Death camp museum closed over money worries
The entrance to the Sobibor site
The museum at the Nazi death camp where convicted war criminal John Demjanjuk was a guard during the Holocaust has been closed because of a lack of funding.
Around 20,000 people visit the site of Sobibor death camp in eastern Poland every year to pay tribute to the 250,000 Jews and non-Jews who were murdered there.
But according to German press agency dpa, the museum is no longer being allocated sufficient money by the regional government to stay open to the public.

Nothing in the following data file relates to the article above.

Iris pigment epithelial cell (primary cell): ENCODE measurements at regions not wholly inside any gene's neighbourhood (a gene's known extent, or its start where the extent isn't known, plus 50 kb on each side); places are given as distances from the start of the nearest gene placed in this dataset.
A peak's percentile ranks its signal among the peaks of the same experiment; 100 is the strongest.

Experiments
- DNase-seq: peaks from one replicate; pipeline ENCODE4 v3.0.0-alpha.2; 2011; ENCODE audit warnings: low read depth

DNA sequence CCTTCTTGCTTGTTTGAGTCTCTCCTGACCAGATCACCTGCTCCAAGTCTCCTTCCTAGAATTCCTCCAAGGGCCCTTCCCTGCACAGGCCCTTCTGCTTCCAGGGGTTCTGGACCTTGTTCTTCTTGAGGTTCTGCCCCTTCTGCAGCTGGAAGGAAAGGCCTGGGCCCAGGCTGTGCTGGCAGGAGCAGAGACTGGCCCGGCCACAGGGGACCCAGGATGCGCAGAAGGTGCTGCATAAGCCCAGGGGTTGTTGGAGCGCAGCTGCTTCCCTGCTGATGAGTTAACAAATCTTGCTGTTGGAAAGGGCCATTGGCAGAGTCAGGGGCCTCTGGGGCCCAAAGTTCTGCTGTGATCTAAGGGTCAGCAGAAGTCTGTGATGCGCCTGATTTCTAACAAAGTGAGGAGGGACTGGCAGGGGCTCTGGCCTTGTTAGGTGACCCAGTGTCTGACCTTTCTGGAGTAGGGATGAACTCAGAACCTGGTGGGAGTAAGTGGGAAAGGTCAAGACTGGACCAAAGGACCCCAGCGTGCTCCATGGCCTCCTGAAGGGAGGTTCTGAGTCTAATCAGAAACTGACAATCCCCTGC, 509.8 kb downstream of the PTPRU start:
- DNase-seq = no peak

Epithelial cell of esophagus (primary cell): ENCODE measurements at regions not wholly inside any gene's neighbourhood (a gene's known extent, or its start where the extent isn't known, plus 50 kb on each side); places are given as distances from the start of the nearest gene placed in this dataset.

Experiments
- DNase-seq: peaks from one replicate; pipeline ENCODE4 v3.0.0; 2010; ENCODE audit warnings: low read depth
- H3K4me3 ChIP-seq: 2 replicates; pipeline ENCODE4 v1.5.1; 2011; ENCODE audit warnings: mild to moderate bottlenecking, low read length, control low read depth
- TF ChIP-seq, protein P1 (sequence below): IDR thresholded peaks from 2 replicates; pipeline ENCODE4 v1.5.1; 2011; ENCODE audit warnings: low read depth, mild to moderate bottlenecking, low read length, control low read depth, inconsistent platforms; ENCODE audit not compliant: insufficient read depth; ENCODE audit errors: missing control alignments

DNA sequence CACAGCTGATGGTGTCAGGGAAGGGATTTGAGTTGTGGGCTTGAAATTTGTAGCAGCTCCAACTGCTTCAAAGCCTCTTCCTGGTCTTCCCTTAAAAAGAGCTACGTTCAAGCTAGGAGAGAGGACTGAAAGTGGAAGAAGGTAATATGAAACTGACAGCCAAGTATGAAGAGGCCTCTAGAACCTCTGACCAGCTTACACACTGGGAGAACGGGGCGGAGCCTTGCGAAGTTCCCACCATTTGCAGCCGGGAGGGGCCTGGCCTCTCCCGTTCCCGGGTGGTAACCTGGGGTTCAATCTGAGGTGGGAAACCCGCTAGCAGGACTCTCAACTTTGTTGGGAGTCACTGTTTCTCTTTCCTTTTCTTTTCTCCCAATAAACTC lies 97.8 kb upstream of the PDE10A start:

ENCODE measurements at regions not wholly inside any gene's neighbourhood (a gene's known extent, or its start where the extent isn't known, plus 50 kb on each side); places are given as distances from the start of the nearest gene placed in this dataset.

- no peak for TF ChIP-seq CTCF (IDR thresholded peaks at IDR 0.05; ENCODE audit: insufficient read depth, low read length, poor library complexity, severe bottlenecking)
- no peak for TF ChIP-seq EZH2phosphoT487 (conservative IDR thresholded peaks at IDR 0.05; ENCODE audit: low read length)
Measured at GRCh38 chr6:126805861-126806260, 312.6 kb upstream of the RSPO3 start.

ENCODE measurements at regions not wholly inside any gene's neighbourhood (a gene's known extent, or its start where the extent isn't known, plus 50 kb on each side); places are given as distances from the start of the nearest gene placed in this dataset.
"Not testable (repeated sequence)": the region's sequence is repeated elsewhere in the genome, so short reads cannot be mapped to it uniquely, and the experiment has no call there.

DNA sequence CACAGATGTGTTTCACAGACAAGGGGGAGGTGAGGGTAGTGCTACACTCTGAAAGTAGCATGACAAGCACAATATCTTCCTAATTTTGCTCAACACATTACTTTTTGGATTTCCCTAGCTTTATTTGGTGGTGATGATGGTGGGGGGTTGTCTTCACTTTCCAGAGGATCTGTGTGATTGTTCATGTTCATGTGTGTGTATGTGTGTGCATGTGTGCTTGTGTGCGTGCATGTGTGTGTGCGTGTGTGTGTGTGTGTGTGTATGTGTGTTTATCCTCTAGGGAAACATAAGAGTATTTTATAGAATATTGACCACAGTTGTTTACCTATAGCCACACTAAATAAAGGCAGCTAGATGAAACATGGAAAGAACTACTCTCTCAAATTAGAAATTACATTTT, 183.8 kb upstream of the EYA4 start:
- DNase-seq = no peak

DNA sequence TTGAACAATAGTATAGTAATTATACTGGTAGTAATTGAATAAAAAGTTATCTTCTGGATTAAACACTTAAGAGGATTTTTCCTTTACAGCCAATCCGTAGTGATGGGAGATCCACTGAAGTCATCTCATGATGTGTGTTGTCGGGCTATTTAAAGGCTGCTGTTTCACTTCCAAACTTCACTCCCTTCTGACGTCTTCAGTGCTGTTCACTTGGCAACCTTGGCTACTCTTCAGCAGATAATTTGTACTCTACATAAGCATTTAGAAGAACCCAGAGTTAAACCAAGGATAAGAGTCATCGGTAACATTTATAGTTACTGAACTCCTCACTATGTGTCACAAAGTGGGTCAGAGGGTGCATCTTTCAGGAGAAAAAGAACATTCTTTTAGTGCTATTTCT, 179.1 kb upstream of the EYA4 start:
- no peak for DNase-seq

Museum officials said they needed £220 million to run tours and maintain the necessary staff. But they said they had only been allocated £93,000 this year.
Marek Bem, a Sobibor museum spokesman, said: "Without money, the museum cannot function."
Elan Steinberg, vice-president of the American Gathering of Holocaust Survivors and their Descendants, said he was aghast at the news. "The demands of history and our obligation to the education of future generations must be respected so that this solemn place remain open.
"Whatever the price of memory, the cost of forgetfulness is so much greater."